From By Record Staff to By Tori Ziege
Robert ‘Bob’ Fee Sr. is a treasure lost in the sea of internet search history. His story is one that cannot be told through the immediacy of a keystroke, or a skim of headlines turned up on Google search.
Amidst the ads for Bob Fee the insurance agent and Bob Fee the CEO, there is one image of our Bob Fee, the Boston Patriot, posing on the back of a vintage football card. Behind his facemask lies a remarkable story, one of a Chelsea High School native, driven to success by the experiences he garnered from his Chelsea home.
Fee ruled the roost at Chelsea High in 1952. An athlete of all trades, he participated year round in baseball, basketball, track, and football. Of the four sports, Fee captained the latter two, and was the only football player from Chelsea to ever make the All-American team.
All-American, all-scholastic, Fee was highly sought after by prestigious football colleges across the country: including Michigan, West Point, and Notre Dame. But it was an unlikely decision that lead the born and bred Massachusetts defensive end to Indiana University.
“Indiana was a Big Ten school, and at that time, the Big Ten was the best league in the country,” he said. “I thought it’d be a nice challenge to play in the best league, for a team that didn’t win a lot, and see if I could help them win.”
Most athletes would choose the school best equipped to foster their talents, but not Fee. He wanted to use his skills and determination to better the program around him, a trait he forged back in his days at Chelsea High.
“In high school, I learned from my professors that I’m number two, and everybody else is number one,” he said.
Back in 1953, it was still required for football players to participate on both sides of the ball.
Fee played offensive and defensive end at Indiana for three seasons. Yet it was his senior year, with all three of the team’s previous fullbacks gone and graduated, that Fee’s biggest contribution would come.
Fee converted to fullback in his final season at IU. Though he had little to no experience in the fullback position, that year, he became the highest ground gainer in the history of the school. His crowning achievement came against Michigan, Fee’s former recruiter, when he was asked to cover Heisman trophy winning wide receiver Ron Kramer.
Rather than having Fee line up in his usual position, IU Coach Bernie Crimmins charged Fee with the task of following Kramer wherever he went. The defensive end shut down the wide receiver, intercepting two passes that were targeted at Kramer, now an NFL Hall of Famer.
Fee ran his second interception at midfield down to the one yardline, where he scored as a fullback the very next play. After the game, Fee said he and Kramer were the last players to head to the locker room. The two remained on the field long past the final whistle, discussing the ins and outs of their game.
Kramer wasn’t the only Hall of Famer to marvel at the talents of this small town Chelsea athlete. During his senior year, Fee caught the game winning touchdown at the collegiate All-Star game.
The pass was thrown by none other than Len Dawson, who went on to be a Super Bowl winning quarterback and MVP for the Kansas City Chiefs.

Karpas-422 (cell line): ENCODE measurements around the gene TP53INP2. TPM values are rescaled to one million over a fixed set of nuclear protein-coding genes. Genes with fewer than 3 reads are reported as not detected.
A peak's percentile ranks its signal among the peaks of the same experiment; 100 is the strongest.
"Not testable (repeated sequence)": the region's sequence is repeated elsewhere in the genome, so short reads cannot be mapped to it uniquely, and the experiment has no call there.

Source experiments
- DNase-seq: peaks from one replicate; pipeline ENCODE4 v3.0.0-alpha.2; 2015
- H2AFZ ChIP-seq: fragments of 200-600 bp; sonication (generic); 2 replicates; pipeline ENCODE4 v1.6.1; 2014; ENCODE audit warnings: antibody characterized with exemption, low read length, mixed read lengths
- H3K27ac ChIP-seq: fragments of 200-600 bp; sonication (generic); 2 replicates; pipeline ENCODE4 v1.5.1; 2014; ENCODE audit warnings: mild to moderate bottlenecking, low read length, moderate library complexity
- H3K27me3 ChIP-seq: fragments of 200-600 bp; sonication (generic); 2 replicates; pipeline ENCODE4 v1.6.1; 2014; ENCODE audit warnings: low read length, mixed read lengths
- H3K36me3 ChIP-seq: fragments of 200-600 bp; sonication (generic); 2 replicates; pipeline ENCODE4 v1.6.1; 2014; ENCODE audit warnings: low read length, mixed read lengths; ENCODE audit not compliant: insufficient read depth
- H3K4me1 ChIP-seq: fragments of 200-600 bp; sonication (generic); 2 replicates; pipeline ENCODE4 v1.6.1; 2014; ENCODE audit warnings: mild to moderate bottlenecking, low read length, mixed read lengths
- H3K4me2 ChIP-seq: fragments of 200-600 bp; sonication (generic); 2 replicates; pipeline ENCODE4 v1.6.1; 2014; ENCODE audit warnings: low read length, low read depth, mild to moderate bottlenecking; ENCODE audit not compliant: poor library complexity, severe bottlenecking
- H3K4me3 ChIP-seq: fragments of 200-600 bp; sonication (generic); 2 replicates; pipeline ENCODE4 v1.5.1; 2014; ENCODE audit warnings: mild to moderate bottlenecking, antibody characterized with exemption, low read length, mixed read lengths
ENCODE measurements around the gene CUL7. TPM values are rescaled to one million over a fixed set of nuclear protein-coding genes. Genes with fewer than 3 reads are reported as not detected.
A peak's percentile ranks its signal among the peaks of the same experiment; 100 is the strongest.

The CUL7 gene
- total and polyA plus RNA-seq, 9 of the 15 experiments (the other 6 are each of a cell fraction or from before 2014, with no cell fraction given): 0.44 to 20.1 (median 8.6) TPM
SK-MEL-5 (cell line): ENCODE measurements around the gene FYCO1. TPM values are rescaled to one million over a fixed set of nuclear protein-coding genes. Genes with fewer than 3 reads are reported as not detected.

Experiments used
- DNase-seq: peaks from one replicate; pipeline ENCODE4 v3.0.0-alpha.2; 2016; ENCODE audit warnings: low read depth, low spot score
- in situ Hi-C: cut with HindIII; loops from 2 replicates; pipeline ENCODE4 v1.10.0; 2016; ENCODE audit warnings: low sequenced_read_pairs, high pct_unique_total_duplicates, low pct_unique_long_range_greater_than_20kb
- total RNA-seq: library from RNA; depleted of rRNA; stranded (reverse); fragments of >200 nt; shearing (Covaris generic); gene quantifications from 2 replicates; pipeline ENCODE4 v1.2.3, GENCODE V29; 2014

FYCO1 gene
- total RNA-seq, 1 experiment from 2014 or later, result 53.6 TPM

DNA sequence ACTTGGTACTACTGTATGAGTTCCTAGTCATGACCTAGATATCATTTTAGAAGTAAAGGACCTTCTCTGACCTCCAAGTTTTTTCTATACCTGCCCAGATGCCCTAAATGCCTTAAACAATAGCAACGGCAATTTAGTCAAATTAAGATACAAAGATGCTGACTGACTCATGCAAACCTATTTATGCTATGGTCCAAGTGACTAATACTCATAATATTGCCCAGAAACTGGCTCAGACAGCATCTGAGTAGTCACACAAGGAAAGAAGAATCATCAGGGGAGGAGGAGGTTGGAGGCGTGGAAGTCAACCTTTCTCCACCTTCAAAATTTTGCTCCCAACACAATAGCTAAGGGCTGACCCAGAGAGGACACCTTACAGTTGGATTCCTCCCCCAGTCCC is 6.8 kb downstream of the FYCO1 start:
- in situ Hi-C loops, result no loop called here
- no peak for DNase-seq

Yet Fee said he remembers hardly any of the AllStar game. Instead, his sights were focused on the sidelines, where a cluster of young hospital patients were gathered in special honor.
There was one child in particular that Fee connected with. He bought the ten yearold an ice cream cone during pregame warmups, where a fellow teammate had the foresight to snap a picture.
Patient and player bonded, and the two exchanged addresses.
“He wrote to me for six years after that game, and I always answered his letters,” Fee said. “I still have the photograph to this day.”
This was a characteristic common of Fee, citing his experiences with others above his own. A humble man, Fee returned to Chelsea post graduation and had a three year layoff from his football career. Then, in 1960, the Boston Patriots came knocking.
“I considered it an honor, for them to draft me after being laid off for three years, and not playing. They were impressed enough with my collegiate career to give me a chance.”
Though he was the last member to be cut from the Patriots squad, Fee didn’t let that deter him.
He returned to Chelsea High, where he spent the next ten years as the head track and football coach, giving back to the school that had laid his foundation so many years ago.
His greatest memory came in 1980, when the Red Devils overcame a 20-0 deficit to beat the Crimson Tide of local Everett High. His nephew, wide receiver Paul Driscoll, lead the comeback with three touchdowns after Fee exploited a coverage matchup between Driscoll and his man.
It was the greatest come from behind win in Chelsea High football history, yet hardly anyone was there to witness it. According to Fee, the stands were nearly empty by the start of the third quarter.
“Everett had a good football program; they beat Chelsea all the time,” Fee said. “It was an honor to beat them, and everybody was very disappointed they didn’t stay.”
Fee is one of the original member of the Chelsea High School Hall of Fame.
At age 79, he has run over 31 marathons, and qualified three times for the Senior World Olympics in Eugene, Oregon. He spends every day with his wife, a Chelsea High sweetheart, who has fallen ill over the last several years.
Nowadays, the value of information seems contingent upon its accessibility, yet Fee’s story reminds us of the fulfillment that comes from digging for buried treasure. Thanks to the reopening of Chelsea High School’s Hall of Fame, perhaps students will be more inspired to discover the gems of their school’s decorated past.